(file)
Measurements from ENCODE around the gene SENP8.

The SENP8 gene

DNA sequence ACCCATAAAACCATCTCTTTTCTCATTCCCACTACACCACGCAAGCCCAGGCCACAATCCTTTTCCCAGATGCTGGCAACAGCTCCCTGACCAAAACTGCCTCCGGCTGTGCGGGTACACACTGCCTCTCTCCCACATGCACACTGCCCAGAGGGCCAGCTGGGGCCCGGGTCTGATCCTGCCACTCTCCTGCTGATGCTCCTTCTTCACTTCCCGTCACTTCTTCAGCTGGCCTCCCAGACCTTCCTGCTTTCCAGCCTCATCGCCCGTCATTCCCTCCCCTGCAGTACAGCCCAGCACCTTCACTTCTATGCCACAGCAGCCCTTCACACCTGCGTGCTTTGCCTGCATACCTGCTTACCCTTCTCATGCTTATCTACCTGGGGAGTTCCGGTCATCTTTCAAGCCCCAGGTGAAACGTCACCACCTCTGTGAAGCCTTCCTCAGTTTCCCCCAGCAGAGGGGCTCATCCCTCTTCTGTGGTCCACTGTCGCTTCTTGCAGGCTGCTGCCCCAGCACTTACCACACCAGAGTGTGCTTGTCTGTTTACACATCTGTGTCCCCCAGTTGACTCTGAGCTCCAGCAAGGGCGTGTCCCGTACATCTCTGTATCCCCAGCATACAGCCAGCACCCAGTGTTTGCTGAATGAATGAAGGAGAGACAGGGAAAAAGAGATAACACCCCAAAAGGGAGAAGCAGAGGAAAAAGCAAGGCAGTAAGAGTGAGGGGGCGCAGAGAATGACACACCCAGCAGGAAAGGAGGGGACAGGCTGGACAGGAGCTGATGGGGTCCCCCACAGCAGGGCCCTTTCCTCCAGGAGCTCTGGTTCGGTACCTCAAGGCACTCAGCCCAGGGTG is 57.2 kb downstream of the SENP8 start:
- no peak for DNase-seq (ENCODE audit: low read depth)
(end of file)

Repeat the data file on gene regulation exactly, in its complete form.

Measurements from ENCODE around the gene SENP8.

The SENP8 gene

DNA sequence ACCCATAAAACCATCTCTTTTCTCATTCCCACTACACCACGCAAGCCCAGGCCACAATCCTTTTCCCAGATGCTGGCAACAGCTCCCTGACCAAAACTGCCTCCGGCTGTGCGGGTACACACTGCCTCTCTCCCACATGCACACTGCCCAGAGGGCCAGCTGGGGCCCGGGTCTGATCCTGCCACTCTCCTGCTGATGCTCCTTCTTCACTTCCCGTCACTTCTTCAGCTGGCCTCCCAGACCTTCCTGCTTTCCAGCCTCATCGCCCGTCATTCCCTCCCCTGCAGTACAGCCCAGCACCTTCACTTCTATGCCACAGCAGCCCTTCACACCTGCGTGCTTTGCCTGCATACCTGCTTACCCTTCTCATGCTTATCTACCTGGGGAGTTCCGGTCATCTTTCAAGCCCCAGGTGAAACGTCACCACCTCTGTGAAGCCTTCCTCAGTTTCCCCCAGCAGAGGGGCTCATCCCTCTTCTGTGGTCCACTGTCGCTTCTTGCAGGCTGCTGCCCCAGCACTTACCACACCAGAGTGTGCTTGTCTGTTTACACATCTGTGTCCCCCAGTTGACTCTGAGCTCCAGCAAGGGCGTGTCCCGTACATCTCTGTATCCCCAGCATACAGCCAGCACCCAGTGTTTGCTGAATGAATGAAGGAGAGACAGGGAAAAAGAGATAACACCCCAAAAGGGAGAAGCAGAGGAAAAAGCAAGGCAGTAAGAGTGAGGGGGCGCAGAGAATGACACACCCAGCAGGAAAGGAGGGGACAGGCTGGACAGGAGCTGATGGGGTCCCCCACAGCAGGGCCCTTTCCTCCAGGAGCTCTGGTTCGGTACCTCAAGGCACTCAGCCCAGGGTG is 57.2 kb downstream of the SENP8 start:
- no peak for DNase-seq (ENCODE audit: low read depth)